Gene Clater, chair of Allen Township’s Planning Commission, announced that he will step down from the Planning Commission at the conclusion of his term at the end of the year. He made this announcement to the Allen Township Board of Supervisors during their meeting on December 11.

“After 40 years, it is time,” Clater told the board.

In addition to his 40 years on the Planning Commission, Clater also served the township as a past supervisor, a Zoning Hearing Board member, a member of the fire company, an EMT, a paramedic, a zoning officer, and a member of the Lehigh Valley Planning Commission.

“I do not know how you find the words to thank somebody for 40 years,” said Supervisor Larry Oberly. “Many people are indebted to you.”

Supervisor Gary Behler, who served on the Planning Commission with Clater, also thanked him for his dedication to the community.

“[The township] is in a much better place now than we would be,” he said.

Although Clater will be stepping down at the end of the year, the Board of Supervisors gave him permission to conclude a transportation study that is still ongoing with the LVPC.

In other news, township resident George Weaver brought up concerns about the dangers posed at the intersection of Route 329 and Weaversville Road. The shoulder of the road, Weaver said, is nearly as big as a lane, causing drivers on Route 329 to mistake it as a turning lane onto Weaversville Road. Numerous times, he said, he has been run off the road by these drivers. Township Manager Ilene Eckhart acknowledged the same has happened to her and she has brought up the concern with PennDOT. Construction at the intersection has not yet been completed due to rain. PennDOT says construction will pick back up again in the spring of 2019. Until that time, the township may request barrels be added to the shoulder of the road. Finally, supervisors approved the donation of 14.4 acres of land along the Hokendauqua Creek from the Kreidersville Land Company. Following up on their discussion from a previous meeting, supervisors chose to forgo an appraisal, which would cost $2,400. “Why should we use taxpayer money?” asked Supervisor Dale Hassler.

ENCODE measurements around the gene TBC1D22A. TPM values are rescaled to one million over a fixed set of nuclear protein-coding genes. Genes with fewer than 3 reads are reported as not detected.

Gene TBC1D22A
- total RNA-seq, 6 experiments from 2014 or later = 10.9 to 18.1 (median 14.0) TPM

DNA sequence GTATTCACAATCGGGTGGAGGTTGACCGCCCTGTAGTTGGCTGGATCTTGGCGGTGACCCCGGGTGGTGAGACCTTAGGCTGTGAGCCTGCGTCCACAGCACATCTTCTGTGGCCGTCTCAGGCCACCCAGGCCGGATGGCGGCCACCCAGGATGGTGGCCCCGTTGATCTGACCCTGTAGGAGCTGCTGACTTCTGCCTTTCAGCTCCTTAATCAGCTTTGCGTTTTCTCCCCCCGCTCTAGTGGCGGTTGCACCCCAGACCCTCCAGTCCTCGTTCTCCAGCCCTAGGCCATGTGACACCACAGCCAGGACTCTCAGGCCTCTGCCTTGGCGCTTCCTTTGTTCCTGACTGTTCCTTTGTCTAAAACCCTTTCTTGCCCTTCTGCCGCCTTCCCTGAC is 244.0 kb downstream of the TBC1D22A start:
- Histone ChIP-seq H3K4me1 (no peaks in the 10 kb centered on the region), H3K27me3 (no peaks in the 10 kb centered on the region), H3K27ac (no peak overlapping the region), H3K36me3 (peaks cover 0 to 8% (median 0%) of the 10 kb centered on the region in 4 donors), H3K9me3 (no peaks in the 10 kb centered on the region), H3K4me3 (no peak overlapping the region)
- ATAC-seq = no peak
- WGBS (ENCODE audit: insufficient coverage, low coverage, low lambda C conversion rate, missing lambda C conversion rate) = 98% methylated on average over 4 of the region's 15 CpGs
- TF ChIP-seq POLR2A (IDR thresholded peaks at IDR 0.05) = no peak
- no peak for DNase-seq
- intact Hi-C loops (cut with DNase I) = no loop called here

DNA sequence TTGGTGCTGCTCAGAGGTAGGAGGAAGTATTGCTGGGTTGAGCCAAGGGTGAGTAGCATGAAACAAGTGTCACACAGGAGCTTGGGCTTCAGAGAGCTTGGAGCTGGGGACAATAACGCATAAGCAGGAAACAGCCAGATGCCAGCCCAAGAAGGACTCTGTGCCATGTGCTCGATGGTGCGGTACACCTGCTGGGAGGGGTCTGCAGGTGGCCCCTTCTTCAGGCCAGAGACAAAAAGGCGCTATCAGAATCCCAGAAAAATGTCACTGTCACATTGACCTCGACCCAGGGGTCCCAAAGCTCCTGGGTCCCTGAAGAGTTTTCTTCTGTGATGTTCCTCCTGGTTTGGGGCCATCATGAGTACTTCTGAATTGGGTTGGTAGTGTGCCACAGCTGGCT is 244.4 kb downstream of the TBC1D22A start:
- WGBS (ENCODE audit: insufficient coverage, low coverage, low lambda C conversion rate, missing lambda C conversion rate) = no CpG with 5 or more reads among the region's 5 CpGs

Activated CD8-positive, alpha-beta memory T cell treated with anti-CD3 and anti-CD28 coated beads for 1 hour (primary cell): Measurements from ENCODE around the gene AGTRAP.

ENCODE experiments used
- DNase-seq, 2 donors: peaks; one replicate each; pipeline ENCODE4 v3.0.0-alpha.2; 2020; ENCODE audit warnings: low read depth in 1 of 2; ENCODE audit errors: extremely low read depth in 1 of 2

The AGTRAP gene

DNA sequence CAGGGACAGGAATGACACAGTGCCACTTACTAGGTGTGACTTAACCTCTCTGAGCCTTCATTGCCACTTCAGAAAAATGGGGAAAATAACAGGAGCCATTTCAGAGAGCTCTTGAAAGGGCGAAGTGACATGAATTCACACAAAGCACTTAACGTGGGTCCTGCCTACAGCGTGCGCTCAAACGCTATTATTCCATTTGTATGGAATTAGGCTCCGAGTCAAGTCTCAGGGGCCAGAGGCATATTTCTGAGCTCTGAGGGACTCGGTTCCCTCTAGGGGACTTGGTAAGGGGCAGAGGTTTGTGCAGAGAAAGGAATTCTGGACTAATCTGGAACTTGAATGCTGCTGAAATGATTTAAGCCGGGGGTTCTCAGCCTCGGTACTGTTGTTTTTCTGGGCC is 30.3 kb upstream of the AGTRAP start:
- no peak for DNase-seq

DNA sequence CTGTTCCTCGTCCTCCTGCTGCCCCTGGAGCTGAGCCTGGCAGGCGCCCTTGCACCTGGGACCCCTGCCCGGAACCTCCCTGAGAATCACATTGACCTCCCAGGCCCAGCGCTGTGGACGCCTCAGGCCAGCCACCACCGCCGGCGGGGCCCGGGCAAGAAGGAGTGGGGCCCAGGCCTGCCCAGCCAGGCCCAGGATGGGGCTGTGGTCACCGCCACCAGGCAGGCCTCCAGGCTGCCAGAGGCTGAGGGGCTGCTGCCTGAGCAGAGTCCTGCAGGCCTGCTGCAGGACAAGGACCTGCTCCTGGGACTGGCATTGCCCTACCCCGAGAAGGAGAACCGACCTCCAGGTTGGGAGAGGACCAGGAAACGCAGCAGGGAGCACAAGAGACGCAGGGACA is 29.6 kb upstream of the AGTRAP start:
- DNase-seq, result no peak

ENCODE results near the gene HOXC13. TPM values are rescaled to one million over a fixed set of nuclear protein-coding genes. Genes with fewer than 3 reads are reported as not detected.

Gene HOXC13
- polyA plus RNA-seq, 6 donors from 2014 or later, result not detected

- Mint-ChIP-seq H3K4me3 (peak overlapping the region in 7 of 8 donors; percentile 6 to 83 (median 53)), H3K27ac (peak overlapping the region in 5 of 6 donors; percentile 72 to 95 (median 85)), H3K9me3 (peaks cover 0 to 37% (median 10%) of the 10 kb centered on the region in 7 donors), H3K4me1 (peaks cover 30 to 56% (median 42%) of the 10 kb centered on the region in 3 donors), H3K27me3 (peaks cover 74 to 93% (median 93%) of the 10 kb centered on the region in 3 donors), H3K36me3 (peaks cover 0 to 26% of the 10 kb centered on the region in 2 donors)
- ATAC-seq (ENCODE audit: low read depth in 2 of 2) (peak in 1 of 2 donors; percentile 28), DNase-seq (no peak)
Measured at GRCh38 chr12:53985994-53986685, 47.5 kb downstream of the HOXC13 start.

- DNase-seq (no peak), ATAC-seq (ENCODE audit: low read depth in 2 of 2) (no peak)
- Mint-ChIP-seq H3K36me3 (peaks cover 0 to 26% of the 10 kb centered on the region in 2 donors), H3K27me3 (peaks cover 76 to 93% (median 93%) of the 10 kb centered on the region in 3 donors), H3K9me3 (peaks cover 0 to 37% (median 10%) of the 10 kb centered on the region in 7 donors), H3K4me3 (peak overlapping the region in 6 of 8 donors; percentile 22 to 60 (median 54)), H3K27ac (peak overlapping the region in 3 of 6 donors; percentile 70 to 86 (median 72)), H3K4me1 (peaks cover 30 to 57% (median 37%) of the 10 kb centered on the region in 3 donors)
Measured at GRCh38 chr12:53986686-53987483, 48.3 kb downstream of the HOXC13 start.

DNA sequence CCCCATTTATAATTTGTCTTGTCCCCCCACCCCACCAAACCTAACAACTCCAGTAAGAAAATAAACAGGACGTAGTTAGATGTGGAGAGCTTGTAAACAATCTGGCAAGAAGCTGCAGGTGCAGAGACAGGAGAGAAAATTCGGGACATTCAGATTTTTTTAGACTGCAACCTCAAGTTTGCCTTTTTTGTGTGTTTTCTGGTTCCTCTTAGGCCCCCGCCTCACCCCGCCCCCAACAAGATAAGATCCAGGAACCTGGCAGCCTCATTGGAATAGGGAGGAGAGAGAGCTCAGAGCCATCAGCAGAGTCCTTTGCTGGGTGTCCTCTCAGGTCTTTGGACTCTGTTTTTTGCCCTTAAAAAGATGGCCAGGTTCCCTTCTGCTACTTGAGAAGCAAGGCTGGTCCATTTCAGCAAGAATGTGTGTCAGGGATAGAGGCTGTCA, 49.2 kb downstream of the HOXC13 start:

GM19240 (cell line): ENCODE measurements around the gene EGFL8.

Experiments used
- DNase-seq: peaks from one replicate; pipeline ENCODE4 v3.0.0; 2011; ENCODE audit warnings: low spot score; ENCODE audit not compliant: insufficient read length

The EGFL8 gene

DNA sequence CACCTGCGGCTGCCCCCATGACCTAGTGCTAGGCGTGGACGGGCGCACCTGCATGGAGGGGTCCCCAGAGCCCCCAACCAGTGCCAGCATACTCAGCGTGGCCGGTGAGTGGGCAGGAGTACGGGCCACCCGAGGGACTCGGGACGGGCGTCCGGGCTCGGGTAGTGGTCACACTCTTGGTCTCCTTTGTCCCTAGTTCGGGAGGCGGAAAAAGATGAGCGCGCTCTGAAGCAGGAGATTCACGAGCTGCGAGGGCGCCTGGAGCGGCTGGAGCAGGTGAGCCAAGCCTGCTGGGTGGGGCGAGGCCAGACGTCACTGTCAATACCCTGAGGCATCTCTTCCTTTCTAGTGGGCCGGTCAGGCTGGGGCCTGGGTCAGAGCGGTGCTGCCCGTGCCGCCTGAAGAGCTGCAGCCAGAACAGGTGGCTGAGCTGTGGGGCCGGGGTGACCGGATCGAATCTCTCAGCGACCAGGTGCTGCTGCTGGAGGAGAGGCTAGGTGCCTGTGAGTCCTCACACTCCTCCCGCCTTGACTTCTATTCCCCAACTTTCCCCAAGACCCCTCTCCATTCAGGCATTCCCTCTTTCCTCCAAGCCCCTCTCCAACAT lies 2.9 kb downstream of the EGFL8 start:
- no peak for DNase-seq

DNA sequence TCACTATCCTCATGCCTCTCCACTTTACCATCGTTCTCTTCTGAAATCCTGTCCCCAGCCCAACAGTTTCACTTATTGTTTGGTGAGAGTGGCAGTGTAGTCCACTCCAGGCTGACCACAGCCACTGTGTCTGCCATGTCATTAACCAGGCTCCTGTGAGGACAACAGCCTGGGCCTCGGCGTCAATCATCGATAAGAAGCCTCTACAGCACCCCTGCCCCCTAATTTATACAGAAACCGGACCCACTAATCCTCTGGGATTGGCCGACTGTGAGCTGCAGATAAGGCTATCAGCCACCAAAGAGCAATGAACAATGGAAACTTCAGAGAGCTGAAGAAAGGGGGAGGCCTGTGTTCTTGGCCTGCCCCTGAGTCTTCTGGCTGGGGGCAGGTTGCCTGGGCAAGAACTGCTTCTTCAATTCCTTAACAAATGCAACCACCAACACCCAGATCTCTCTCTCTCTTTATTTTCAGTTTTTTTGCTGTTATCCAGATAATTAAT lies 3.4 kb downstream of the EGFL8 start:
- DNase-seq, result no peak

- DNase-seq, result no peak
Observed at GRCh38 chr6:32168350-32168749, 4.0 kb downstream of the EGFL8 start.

Instead of an appraisal, supervisors agreed to add a clause in the contract that would hold them harmless should something happen with the land.

The next Board of Supervisors meeting will be held on December 27 at 7 p.m.


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